One of my earliest memories is of sitting in the back seat of the car with my siblings while we handed oranges out the windows to the waiting black bears on the way into Crater Lake National Park. These days, we wouldn't dream of doing such a thing, but I'll never forget the bear reaching upward to accept the fruit. 

Then when I was seventeen, while walking from the campsite through the woods to the beach, I rounded a corner in the path and discovered a black bear twenty feet away. We stared at one another for a split second, then the bear quickly disappeared in Manzanita trees clinging to the sand dune. I went on to the beach marveling at the close encounter.  

In my thirties, in the Sawtooth Mountains, on a hike not far from Ketchum, Idaho, I lagged behind a friend and reveled in the crispness of the mountain river flowing under the footbridge beneath my feet. Out of the corner of my eye, I saw a movement and looked up to see a brown bear cub clumsily forging the river. I gasped and quickly scanned the area for the mother, the hair on the back of my neck rising at the possibility of her being in the vicinity. Despite seeing no sign of the mother bear and despite how amazing it was to watch the cub, I knew better than to linger. 

Bear, water, and trees have played a prominent role in the stories and events of my life. Lately, I've found myself returning to these images and elements as if on a journey to pay homage. To the brown and black bear. To the forest and dens where the bear and I both make a home, the bear’s den a hole or hollowed out tree and my home made of Douglas Fir lumber so old there are no knots. To the translucent aquamarine of the rushing water.

Growing up in the Pacific Northwest provided endless opportunities to be outdoors near the animals and plants of our natural world. During my childhood, in the 60s and 70s, the trees seemed endless, the fish seemed endless, and the natural resources seemed endless. Fifty years later, we know the idea of resources being endless is the thing we tell ourselves so we don't have to find new ways to do things. 

For our personal stories, the same is true. We have resources within us that must be renewed to be sustained, but most of us grew up learning to work until we were so depleted we simply couldn’t move. We went against our own nature and forced ourselves onward, only to have to step back because we were injured, stopping before we were ready. We squandered our energy, our time, and our attention. We even squandered our personal health.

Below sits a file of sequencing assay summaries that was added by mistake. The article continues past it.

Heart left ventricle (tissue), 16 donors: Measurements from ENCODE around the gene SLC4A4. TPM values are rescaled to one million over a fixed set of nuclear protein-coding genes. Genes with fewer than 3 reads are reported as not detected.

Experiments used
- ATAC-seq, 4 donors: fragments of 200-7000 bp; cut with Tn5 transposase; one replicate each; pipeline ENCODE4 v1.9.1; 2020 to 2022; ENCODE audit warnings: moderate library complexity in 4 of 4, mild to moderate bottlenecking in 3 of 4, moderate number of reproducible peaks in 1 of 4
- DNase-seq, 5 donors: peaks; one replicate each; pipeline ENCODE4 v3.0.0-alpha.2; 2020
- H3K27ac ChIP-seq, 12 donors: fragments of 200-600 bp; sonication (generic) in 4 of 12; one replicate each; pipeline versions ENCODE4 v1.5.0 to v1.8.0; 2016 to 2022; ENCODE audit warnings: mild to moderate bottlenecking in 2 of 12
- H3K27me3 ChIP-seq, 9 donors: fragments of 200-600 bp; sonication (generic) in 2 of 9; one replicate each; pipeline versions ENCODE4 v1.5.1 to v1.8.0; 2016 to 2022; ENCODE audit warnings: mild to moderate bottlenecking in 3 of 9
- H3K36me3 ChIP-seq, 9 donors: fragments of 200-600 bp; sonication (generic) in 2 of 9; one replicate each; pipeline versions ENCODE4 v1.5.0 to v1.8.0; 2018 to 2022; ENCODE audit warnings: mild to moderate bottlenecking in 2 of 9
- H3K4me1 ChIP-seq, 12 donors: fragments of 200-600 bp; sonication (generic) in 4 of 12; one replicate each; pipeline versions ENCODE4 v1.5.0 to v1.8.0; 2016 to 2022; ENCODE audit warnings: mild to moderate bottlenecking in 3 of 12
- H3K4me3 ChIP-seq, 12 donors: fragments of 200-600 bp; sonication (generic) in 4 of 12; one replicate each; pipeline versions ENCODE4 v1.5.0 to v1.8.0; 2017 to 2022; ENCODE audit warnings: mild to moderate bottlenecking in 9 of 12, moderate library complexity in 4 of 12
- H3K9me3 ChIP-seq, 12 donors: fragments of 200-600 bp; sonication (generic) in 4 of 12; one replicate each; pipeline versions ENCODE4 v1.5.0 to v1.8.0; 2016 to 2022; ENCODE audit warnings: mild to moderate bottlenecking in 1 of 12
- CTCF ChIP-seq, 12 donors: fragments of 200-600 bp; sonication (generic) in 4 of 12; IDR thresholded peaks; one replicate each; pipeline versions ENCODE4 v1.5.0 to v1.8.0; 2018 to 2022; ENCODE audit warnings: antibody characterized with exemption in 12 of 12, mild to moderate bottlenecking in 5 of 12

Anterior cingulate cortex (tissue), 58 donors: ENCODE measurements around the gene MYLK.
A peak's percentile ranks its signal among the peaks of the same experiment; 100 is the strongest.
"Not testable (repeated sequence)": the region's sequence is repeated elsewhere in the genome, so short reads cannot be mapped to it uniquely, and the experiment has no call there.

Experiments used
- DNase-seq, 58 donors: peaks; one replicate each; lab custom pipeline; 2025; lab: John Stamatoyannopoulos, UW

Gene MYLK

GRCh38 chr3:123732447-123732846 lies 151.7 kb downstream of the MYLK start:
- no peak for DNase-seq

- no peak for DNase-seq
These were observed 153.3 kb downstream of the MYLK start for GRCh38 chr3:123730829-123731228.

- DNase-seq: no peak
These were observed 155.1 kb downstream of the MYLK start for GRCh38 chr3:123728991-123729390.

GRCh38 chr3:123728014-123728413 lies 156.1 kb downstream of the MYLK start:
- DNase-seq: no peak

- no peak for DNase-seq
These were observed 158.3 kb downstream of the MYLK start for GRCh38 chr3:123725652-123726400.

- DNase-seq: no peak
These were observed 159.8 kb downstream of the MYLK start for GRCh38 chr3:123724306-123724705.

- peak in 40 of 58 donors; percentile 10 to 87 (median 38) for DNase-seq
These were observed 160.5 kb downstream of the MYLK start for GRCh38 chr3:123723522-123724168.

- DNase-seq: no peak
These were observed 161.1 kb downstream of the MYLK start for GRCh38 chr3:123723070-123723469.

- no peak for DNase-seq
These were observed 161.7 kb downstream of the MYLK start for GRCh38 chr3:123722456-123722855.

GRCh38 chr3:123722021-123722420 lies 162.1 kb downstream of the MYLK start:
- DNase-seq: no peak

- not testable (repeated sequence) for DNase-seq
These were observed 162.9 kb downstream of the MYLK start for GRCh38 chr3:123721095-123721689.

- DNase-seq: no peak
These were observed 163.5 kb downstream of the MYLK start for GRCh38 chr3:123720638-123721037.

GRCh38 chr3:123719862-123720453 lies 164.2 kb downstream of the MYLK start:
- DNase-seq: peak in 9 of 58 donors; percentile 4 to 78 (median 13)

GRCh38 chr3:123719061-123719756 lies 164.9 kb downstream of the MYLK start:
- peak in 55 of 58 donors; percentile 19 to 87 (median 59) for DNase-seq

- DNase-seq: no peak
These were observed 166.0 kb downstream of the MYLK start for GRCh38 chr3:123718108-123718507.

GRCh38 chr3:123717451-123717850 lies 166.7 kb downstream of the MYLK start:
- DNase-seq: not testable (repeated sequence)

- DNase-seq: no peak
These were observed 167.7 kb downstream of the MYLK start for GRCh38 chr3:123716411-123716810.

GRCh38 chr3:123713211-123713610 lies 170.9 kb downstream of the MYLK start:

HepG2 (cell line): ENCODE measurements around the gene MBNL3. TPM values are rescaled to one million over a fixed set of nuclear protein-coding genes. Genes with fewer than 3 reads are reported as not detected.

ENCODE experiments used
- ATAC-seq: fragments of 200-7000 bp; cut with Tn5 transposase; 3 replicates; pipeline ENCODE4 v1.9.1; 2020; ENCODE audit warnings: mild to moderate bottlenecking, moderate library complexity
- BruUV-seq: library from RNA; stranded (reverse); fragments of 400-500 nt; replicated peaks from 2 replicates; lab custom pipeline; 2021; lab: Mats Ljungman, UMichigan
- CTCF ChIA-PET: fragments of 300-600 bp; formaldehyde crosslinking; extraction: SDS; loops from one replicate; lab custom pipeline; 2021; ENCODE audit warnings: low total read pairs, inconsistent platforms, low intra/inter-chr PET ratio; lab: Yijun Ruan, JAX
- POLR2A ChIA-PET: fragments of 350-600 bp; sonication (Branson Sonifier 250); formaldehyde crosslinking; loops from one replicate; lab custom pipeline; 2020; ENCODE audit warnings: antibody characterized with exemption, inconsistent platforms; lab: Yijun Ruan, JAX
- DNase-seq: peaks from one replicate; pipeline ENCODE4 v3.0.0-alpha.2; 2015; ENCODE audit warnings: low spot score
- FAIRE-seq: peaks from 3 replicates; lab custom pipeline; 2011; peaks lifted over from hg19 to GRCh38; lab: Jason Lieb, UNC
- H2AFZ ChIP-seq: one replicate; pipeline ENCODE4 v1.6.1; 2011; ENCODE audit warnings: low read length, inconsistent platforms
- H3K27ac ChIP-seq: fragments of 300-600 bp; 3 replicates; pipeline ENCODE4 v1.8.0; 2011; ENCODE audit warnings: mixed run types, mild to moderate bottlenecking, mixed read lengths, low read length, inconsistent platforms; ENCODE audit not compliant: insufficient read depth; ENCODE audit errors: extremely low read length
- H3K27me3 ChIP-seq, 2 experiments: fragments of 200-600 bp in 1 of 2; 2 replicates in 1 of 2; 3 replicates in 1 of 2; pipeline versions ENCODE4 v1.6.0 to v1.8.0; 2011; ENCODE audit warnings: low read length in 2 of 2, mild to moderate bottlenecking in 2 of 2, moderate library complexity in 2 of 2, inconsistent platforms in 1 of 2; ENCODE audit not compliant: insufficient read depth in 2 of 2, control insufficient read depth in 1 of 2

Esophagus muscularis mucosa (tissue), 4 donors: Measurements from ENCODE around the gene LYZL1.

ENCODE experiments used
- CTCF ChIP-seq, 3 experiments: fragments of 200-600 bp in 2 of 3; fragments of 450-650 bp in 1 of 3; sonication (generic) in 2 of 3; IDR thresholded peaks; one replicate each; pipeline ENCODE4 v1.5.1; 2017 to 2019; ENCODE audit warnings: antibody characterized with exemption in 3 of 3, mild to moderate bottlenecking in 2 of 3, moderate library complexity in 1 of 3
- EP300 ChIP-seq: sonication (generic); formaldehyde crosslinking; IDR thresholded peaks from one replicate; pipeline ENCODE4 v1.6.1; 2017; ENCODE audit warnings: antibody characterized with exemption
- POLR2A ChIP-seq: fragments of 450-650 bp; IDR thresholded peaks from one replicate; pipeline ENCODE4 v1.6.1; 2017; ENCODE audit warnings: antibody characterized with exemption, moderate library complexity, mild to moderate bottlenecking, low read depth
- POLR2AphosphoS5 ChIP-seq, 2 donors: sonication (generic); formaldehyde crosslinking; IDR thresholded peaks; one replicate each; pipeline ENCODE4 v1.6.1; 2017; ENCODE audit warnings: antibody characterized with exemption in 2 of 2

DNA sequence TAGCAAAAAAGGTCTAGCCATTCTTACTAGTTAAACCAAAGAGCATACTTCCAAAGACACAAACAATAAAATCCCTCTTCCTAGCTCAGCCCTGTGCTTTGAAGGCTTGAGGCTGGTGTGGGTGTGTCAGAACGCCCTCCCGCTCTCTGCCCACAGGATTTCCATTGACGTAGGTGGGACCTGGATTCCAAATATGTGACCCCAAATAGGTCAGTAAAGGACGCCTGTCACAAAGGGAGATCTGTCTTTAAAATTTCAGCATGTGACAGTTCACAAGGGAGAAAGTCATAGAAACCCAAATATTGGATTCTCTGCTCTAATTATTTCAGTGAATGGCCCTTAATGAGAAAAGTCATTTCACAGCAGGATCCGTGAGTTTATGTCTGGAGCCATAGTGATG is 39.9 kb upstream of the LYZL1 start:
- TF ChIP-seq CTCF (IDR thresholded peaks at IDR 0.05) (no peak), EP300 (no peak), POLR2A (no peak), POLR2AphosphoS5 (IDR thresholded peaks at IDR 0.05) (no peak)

Some of us eventually open our eyes and awaken to our finite existence. At some point we see our old ways are no longer working and we'll have to access our deepest internal resources, the attention and intelligence to grow our awareness even greater. At some point we begin to listen to the internal self that will foster sovereignty and self-responsibility. We begin looking to ourselves to solve our own problems, having grown tired of others telling us what to do or treating us as if they know what is best for us.  

That’s where education and learning come in. Getting down into the foundations of paying close attention to movement and behavior and the way we move throughout our day. 

We can look to nature to know what is best for us. We can take the cue from the bear and slow down. Nothing slows down quite like a female bear in hibernation, with her reduced metabolism even as she creates new life. Nothing slows down quite like a stream flowing into a lake where the water then sits deeply and darkly and animals and humans feed off the lake and what is in it. And, nothing is slower than the Douglas Fir trees that stand guard overhead in the forest lending shelter and the foundations for a home. 

It is in there, inside you, when you slow down
you’ll hear it. It’s inside the den of your self. 

We’ll shine the light in there and you will find
what you need to know
about yourself and your comfort. 
Your way of working with yourself
will grow more respectful and accepting, 
stronger and more life giving.